100 Word Challenge: Time, time, time

I went way over the length limit this time for Julia’s 100 Word Challenge for Grownups. My only excuse is that this narrator’s getting old, and he tends to talk a lot.

This week’s prompt is

… returning to the routine,,,

and here’s my story.

Time, Time, Time

When I was a rookie cop, they assigned me a partner who was looking to retire. I hated that old man. He was the world’s worst cynic.

Back then, I figured we could clean up some of the bad actors if we got them soon enough often enough. “Don’t kid yourself, kid,” he’d say. He thought that was a big laugh. “Don’t kid yourself. I don’t know if they’re bad or just plain stupid, but nobody ever learns.”

Well, maybe the crooks don’t, but I did. It’s all in my head, every bad guy around for forty years. So when we were ready to call in the detectives for the latest body, I said to my new rookie, I said, “Tell them it’s old Lon Francesco’s work. Got his marks all over it.”

The kid looked at me funny. “Didn’t they put him away back in the seventies?” Lon was a bad one. Even wet behind the ears rookies heard of him.

“Yeah, and they just let him out.”

“Guy must be what, sixty? Seventy?”

“So? This is all he knows. He’s just returning to the routine.”

* * *

(Usual disclaimer: If there is any real person named Lon Francesco, he has no connection whatever to the career criminal in this story. I just pulled the name out of thin air; as far as I know, no such person exists.)


11 responses to “100 Word Challenge: Time, time, time

  1. It’s a brilliant choice of name. Amazing how well your characters are formed in so few words, well done yet again!

    • Thanks, Gilly! Part of the process is letting the story begin with way too many words and too many big words, then paring away pieces of description that either distract from the main point or aren’t the kind of things this character would think. Also, there’s almost always a better verb than “to be” waiting someplace in the depths of the language.

  2. love it, yes but happens next?

    • Well, let’s see. The detectives arrive and look things over. Our narrator gives them an earful of exactly why he thinks old Lon is the murderer. Depending on whether he really deserves to count as a local expert or not, they either brush him off or take his reasoning seriously. (Or, depending on how much he annoys them, they might brush him off even though he’s right.)

      If it’s a good local police force, they’ll arrest Lon if the evidence fits, or let him alone if it doesn’t. (If the evidence doesn’t fit Lon, the narrator will grumble for months about how dumb the detectives are. That’s why he’s still a patrolman after all these years; he’s never qualified for a promotion, because he can’t see past his first impressions. The narrator won’t go after Lon by himself, though. He sees himself as a good cop, not a vigilante.)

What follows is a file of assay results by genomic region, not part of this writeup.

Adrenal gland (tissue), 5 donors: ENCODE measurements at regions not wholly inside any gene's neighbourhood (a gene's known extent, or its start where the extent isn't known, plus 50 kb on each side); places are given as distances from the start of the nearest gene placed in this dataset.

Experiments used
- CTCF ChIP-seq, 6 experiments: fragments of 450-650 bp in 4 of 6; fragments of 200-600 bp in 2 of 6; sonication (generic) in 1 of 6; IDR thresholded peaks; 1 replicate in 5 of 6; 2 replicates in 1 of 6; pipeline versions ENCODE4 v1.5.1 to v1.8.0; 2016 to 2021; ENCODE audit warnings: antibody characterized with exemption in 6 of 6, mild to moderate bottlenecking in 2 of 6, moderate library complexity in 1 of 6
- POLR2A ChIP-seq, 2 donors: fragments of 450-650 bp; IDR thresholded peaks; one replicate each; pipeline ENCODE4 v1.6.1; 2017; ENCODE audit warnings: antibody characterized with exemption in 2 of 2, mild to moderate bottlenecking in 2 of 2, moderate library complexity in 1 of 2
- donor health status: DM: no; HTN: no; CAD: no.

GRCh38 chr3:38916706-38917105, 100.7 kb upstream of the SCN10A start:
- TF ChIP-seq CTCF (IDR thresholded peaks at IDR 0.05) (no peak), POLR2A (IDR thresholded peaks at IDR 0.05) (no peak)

If the narrator was right but the detectives brushed him off – or couldn’t get enough solid evidence to arrest Lon – Lon will keep committing crimes until somebody younger and faster kills him first, or until he gets arrested for something else.

      If the narrator turns out to be right, his rookie partner will take his advice more seriously, and if he’s wrong, the rookie will pay less attention to what he says. That might get the rookie into a bad situation later on – after all, the narrator is a smart enough cop to survive forty years or more on the job. (if the narrator is usually right and the rookie knows it, but the detectives didn’t pay attention to him this time, the rookie might decide not to trust people higher up the chain of command and might eventually develop into a bad cop who does tend to play vigilante. Or the rookie might just quit the police force and find a different line of work.)

      And in another year or two, the narrator will retire, blow a lot of his savings on a fishing boat, and spend the summers off the Jersey shore with his buddies or his grandsons trying to catch bluefish. Or else –

      In another month or two, the narrator will cross paths with Lon, probably while trying to arrest him, and one or both of them will get shot. Considering their ages, at best they’ll spend a long time recovering. Lon will go back to jail, go directly to jail, do not pass Go…sorry, Monopoly took over my fingers for a few seconds there. Anyway, Lon will die in jail, in familiar surroundings. If the narrator survives, he’ll retire on disability and wish he could spend his days fishing, but he’s not healthy enough.

      And I think this is my all-time record for long, wordy answers to a comment! 😉

  3. Was hooked and loved the line “Even wet behind the ears rookies heard of him” – brilliant writing and looking forward to your next 100wc! x

  4. Perhaps too long for the 100 WC but very well done. a great anecdote that could, as you write, become a longer tale. 🙂 sometimes it just comes out and doesn’t want revising.

    • I’m glad you like it! And you’re so right – I did cut about fifty words out of the first draft, but trimming away any more would lose the narrator’s voice and character, I think. So – this is what it is.

  5. This is great! Makes for a great detective story!

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